After a decade of "following the water," planetary scientists
want to see if water co-existed with other critical environmental
conditions that could have allowed simple forms of life to emerge.
Mars Science Laboratory, a one-ton chemistry lab on wheels set
for launch Saturday morning from NASA's Kennedy Space Center in
Florida, is geared for a unique mission.
Think "extraterrestrial real-estate appraisal," says Pamela
Conrad, an astrobiologist at NASA's Goddard Space Flight Center in
We're not quite ready to hunt for life itself yet, and the MSL
rover isn't designed to do so, say researchers taking part in the
$2.5-billion mission to the red planet.
IN PICTURES: Exploring Mars
But after a decade of "following the water" - a necessary
ingredient for life as researchers currently understand it -
planetary scientists are moving to take the next critical step: see
if water co-existed with other critical environmental conditions
that could have allowed simple forms of life to emerge.
Organisms on Earth take the forms they do because they are
adapted to their environments, MSL researchers explain. If humans
eventually hunt for evidence of life itself on the Red Planet, or
anywhere else, for that matter, knowing something about the
environment organisms inhabit will yield clues about what the
organisms were or are like.
"If a Tim Allen, 'Galaxy Quest,' alien rock creature were to come
up and bang us on the head, we don't want to ignore it. That would
be the 'Ah ha!' moment we'd regret having missed," says Steve
Brenner, director of the Foundation for Applied Molecular Evolution
in Gainesville, Fla.
For Mars, the incremental Holy Grail is finding organic carbon,
the stuff of complex molecules that form the building blocks for
life, according to John Grotzinger, a planetary scientist at the
California Institute of Technology in Pasadena, Calif., and the
mission's project scientist.
"It's a long shot, but we're going to try," he said during a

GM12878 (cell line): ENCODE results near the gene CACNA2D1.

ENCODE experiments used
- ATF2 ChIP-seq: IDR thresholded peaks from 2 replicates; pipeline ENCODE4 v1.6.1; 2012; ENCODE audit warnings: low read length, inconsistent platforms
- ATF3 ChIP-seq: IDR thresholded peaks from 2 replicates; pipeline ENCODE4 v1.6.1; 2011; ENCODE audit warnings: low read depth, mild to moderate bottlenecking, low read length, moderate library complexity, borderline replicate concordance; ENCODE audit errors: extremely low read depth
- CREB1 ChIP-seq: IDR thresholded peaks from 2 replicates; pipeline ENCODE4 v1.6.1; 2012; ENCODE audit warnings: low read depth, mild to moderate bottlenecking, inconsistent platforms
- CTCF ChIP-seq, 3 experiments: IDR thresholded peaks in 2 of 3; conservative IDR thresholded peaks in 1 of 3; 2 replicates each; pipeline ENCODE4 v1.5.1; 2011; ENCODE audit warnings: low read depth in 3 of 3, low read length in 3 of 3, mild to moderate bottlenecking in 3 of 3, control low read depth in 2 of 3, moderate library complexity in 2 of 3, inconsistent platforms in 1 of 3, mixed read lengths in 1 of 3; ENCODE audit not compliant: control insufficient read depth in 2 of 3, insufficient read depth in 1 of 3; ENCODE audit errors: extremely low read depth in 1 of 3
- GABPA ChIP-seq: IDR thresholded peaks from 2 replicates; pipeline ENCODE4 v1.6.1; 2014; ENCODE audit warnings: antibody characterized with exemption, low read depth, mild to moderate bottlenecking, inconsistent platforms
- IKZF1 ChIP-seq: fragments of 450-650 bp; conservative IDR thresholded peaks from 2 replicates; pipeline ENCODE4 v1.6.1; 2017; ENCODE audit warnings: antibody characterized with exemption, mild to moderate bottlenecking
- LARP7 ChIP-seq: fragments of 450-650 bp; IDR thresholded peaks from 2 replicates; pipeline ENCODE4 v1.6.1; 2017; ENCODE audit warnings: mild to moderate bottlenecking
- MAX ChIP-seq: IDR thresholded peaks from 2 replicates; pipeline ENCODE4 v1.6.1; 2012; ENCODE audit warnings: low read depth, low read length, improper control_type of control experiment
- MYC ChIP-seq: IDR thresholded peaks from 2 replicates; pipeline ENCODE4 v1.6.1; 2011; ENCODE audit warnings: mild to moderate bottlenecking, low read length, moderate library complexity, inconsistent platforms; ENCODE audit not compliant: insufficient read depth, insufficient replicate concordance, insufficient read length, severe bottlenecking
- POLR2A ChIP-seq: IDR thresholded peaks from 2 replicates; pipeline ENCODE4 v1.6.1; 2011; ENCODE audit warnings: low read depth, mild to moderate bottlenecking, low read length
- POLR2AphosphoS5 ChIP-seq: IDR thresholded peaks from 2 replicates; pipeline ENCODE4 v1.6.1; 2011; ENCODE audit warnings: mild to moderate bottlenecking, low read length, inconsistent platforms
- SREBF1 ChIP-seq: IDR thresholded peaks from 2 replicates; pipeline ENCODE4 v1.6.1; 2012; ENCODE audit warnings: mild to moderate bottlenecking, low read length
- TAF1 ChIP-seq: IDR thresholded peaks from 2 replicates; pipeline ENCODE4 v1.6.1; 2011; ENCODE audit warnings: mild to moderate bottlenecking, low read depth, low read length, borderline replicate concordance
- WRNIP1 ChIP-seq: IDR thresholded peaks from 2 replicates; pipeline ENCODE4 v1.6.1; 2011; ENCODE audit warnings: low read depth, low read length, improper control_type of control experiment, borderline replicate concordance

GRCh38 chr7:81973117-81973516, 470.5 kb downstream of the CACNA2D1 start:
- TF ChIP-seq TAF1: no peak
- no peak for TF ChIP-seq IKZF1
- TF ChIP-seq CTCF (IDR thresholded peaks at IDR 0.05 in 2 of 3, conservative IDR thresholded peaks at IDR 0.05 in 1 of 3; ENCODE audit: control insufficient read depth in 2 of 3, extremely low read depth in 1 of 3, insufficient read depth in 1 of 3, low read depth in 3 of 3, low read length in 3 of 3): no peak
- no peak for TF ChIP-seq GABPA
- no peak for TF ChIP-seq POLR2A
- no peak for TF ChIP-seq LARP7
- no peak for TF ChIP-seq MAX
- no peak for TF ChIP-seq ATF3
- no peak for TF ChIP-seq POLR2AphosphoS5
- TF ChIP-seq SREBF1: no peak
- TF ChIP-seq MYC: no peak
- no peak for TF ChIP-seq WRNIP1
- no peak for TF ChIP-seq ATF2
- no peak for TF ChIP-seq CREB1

prelaunch briefing this week..
Meteorites deposit organic compounds on the Martian surface all
the time, but today's conditions are so harsh that the compounds are
quickly destroyed, he explains.
Finding organic carbon captured in the layered rocks that the
rover Curiosity will explore would indicate that at the time the
layers were deposited, conditions on the surface at that location
could well have been far more benign, allowing organic compounds to
exist at the surface.
Set for launch at 10:02 a.m. Eastern Standard Time Saturday,
Curiosity holds a TripTik that sets the rover into Mars' Gale Crater
The oversized ding in Mars' crust is 96 miles across, about 3
miles deep, and sports a gently sloping mountain in its center that
rises to a height comparable to California's Mt. Whitney, the
highest peak in the lower 48 states.
Some researchers crudely estimate the impact crater's age at
between 3.5 billion and 3.8 billion years old.
After peering at images and sifting through mineral-composition
data gathered from various orbiters circling Mars, mission planners
settled on the crater and the mountain that vaults from its center
because the crater walls and outcrops on the mountain's slopes bear
Grand Canyon-like bands of different rock layers.
Clays are abundant at the mountain's base, testifying to a
prolonged wet environment, Dr. …